In particular, Who Owns The Future is an undeniably impressive feat of rhetoric, argument and bully-pulpitry - what Lanier himself calls “speculative advocacy” - on behalf of the middle-classes of the 21st century.
Applying information to automation creates a giant, implacable flow of efficiency, of doing more for less. What’s valuable about Lanier’s book is that, in the course of trying to make the torrent manageable, he provides a tour d’horizon of what we’ll have to cope with in the near future - beyond the usual candidates of the music business and media blown away by the free web, or financial services dissolving economies in an ecstasy of computation.
White van men (and their entire industry) will be destroyed by driverless cars; whole production and distribution systems will be unravelled by 3-D printing of objects in local communities. Surgeons and nurses, lawyers and teachers - all manner of professions - will feed their tacit skills into ever more adept robots and expert systems.
As someone who founded one of the more destabilizing fields of net hi-tech, Virtual Reality, in the 90s, and who is currently grinding the software cogs at Microsoft Research, Lanier could never be cranky about future-tech. Yet he does invoke the more sophisticated cry of the original 18th-century Luddites, when they objected to machinery only when they judged not to “benefit the commonality”.
The commonality that Lanier wants to erect defenses for are what he calls, with a particular American resonance, the “middle-classes” (a term which, translated into UK terms, seems to include hard-working aspirers as well as Waitrose-bothering professionals - Miliband’s “squeezed middle” comes close).
These middle-classes have been constituted by what he calls “levees”: barriers and structures that diffuse and defuse the firestorm of capital and technology, and make it into a livable landscape - whether those barriers be unions, welfare states, academic tenure, copyright. In the face of what, taken in the round, seems like a epochal leap to a different level of productivity, Lanier wants new levees to be constructed - but ones that are “graceful and ordinary...strengthened, not weakened, as more and more people embrace them”.
His solution, simply put, is to turn the open, endless copying-machine commons of the web into a pay-per-click (and get-paid-per-someone-else’s-click) phenomenon - a marketplace with a near-neuronal density and ubiquity of financial transactions. In what Lanier regards as a perversion of the original ideals of network pioneers like Ted Nelson, he believes we currently cavort in a false free-for-all of content and interactivity.
This bounty is provided by giant companies like Facebook and Google, who make huge profits out of what he calls “spying operations” - devising ever-more seductive interfaces to encourage our garrulous, sociable and sharing natures, and selling the patterns of that behaviour to advertisers. In To Save Everything, Click Here, Morozov usefully places this within a wider and broader history of what he calls “solutionism” - the engineer-driven idea that most phenomena (including the sheer quiddity of human behaviour) can be quantified and data-crunched.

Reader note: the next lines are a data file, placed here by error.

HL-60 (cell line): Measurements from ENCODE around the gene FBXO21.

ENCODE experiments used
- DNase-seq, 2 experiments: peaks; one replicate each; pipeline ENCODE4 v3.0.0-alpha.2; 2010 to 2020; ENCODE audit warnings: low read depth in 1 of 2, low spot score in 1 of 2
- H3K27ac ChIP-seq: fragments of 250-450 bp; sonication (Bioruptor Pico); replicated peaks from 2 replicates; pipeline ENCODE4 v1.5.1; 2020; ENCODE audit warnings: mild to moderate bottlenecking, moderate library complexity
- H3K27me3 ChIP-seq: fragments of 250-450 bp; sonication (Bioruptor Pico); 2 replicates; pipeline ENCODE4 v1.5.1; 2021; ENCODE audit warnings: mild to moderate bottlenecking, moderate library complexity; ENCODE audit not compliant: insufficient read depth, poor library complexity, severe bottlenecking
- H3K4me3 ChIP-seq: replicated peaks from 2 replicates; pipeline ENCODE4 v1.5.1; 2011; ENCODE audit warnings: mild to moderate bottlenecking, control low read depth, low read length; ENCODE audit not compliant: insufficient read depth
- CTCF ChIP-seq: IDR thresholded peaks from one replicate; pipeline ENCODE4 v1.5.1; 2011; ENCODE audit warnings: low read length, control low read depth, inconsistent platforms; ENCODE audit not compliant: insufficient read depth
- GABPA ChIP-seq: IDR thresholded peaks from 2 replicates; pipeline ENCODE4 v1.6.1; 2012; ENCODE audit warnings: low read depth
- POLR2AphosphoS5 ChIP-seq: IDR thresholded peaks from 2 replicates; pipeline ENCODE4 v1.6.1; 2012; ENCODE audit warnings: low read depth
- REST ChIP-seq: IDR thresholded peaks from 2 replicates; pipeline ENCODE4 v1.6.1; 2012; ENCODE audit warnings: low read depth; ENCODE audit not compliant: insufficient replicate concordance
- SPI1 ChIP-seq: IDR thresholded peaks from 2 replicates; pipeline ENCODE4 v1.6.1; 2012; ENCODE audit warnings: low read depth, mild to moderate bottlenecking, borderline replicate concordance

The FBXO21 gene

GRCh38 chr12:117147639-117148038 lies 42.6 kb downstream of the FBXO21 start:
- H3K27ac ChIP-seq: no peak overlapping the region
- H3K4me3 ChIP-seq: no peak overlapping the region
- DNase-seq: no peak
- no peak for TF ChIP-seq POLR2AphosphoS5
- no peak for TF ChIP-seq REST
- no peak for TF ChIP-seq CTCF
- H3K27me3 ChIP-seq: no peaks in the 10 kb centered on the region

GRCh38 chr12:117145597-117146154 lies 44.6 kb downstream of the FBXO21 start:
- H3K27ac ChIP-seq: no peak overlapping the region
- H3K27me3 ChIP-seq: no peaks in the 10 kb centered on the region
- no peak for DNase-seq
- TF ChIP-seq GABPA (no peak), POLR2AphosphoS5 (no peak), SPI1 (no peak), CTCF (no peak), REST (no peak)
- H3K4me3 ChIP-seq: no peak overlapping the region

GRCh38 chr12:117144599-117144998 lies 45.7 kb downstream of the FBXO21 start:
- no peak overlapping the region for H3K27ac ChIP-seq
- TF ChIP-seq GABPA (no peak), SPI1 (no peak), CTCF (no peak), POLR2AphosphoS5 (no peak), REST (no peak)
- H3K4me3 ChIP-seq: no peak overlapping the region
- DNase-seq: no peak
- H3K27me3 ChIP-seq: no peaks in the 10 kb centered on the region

Lanier has impish science-fictional fun extending the implications what he calls these “Siren Servers” into coming waves of technoculture. Would we want to be surrounded by a world of smart objects we get free or cheap access to - a Google Reality - as long as allow them to transmit data about our activities to their databanks? Morozov equally imagines all kinds of control-society horrors: how about medical-care discounts brought about by your real-time healthy-living data - or conversely, penalties for bingeing on cream-cakes?
Lanier wants us to realize that behind every abstract unit of information stands a real human being, either ultimately generating it or affected by it. As we perch on the brink of a vast new wave of info-powered automation, it’s urgent for him that we humanize the process by putting ourselves, as identifiable economic actors, back into the process.
Yet Lanier falters when specifying the exact structures and protocols that would shift us from an “internet” to what could be called an “econonet” (or maybe just a “moneynet”). At times it does seem like a contractual nightmare - in which he admits that accountants would become superstars, and lawyers (or robo-laywers) could crawl over every potential infraction of a nanopayment.
Lanier’s explicit identification of his system with a bourgeois interest is also useful - as an alternative Marxist explanation is easily to hand. The forces of production are about to take another enormous leap forward, while the relations of production are straggling far behind. Perhaps our argument with Siren Servers (and the wild new manufactures and automatons about to connect with them) should be more about whether they are like public utilities in waiting, ready for accountability and transparency as railroads and water systems once were. And if global warming demands a reduction in carbon-generating consumerist frenzy, is this best served by a new planetary network which makes every click an commercial transaction? Will expanding the cash nexus to every clickable corner of our lives help or hinder?